The term “fast food employee” means any person employed or permitted to work at or for a fast food establishment by any employer that is located within the city where such job duties include at least one of the following:

  • customer service,

  • cooking, food, or drink preparation,

  • delivery,

  • security,

  • stocking supplies or equipment,

  • cleaning, or

  • routine maintenance.

All six bills within the package have been referred to the City Council’s Committee on Civil Service and Labor. Before moving any further in the legislative process, the bills must receive a public hearing by the committee during which all stakeholders would have the opportunity to testify.

No further action on the legislative package is expected until 2017.

Jackson Lewis P.C. © 2020National Law Review, Volume VI, Number 350

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About this Author

Jonathan L. Bing, New York, Government Relations, Jackson Lewis Law firm
Principal

Jonathan L. Bing is a Principal in the New York City and Albany, New York, offices of Jackson Lewis P.C.

Mr. Bing represents clients in a broad range of advocacy including advancing legislation in the New York State Legislature and New York City Council; securing funding from State and City budgets for non-profit organizations; advising on cutting through the “red tape” of government, and, defending clients against investigations by the New York State Department of Financial Services and Attorney General. Representative clients include the...

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Richard Greenberg, Jackson Lewis, workplace grievances lawyer, arbitrations litigation attorney
Principal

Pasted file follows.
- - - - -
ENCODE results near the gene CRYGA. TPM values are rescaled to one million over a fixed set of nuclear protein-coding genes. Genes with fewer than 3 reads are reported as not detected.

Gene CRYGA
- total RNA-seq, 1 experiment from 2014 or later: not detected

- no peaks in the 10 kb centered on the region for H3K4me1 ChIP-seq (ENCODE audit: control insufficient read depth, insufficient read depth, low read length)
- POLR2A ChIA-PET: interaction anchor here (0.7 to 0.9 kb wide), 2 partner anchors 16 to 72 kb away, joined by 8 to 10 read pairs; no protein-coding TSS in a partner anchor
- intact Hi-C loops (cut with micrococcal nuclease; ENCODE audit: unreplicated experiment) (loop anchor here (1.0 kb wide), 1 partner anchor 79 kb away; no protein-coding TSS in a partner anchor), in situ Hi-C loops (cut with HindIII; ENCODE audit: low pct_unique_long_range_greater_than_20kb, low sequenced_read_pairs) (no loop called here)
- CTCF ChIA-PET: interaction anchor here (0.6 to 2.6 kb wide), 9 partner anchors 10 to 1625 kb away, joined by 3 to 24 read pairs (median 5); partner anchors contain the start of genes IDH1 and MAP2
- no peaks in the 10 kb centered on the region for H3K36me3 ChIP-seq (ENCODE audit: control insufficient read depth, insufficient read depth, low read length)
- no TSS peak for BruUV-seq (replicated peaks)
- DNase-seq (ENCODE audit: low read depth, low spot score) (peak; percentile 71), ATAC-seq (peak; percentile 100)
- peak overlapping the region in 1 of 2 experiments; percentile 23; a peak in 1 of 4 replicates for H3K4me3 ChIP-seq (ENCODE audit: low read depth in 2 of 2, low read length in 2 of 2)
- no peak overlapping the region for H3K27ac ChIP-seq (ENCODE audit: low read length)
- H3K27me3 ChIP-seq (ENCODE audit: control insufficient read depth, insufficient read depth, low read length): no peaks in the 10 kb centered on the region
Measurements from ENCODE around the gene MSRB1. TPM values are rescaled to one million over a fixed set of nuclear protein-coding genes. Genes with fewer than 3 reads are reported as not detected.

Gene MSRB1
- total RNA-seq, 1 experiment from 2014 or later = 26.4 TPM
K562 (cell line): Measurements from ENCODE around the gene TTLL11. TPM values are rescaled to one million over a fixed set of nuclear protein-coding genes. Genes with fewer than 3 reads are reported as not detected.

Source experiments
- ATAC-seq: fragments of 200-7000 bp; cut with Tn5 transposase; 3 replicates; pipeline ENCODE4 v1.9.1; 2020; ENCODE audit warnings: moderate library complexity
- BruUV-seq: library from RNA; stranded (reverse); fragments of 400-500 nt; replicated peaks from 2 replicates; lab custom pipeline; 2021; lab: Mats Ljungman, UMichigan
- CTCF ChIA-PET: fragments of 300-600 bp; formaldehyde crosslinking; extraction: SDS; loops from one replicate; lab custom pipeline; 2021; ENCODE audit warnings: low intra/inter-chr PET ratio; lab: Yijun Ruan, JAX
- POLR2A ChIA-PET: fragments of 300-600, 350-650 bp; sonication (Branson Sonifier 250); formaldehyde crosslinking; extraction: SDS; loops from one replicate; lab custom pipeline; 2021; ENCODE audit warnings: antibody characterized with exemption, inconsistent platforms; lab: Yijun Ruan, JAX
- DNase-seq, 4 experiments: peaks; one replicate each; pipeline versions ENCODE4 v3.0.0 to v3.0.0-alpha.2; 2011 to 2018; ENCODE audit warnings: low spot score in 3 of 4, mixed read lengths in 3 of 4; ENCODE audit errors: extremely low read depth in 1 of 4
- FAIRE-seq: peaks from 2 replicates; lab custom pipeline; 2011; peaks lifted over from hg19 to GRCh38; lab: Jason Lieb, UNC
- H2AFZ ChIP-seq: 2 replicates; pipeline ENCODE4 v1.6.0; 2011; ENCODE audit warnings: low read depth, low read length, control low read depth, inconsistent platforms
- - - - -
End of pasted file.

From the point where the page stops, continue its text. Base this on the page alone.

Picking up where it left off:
Richard Greenberg is a Principal in the New York City, New York, office of Jackson Lewis P.C. He advises both unionized and union-free clients on a full-range of labor and employee relations matters.

With respect to traditional labor matters, Mr. Greenberg represents clients in collective bargaining negotiations, labor disputes, grievances and arbitrations, proceedings before the National Labor Relations Board, and in state and federal court. Mr. Greenberg also advises clients on the legal aspects of remaining union-free. With respect to employee relations matters, Mr. Greenberg has extensive experience assisting clients in numerous industries with the development and maintenance of personnel policies and personnel infrastructures. In this regard, Mr. Greenberg often works on these issues with clients as business needs and culture change as a result of business transactions, such as mergers and acquisitions.

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Javier A. Lacayo, Government Relations Director, New York City, Law firm
Government Relations Director

Javier A. Lacayo is a Government Relations Director in the New York City, New York, office of Jackson Lewis P.C. He has a diverse background in government affairs and political communications, with extensive experience working on behalf of New York elected officials.

Mr. Lacayo previously served as a spokesman in the New York State Assembly, the New York City Council, and the New York City Public Advocate’s Office. Throughout his career, he has helped drive the local and national dialogue on a variety of public policy issues related to climate...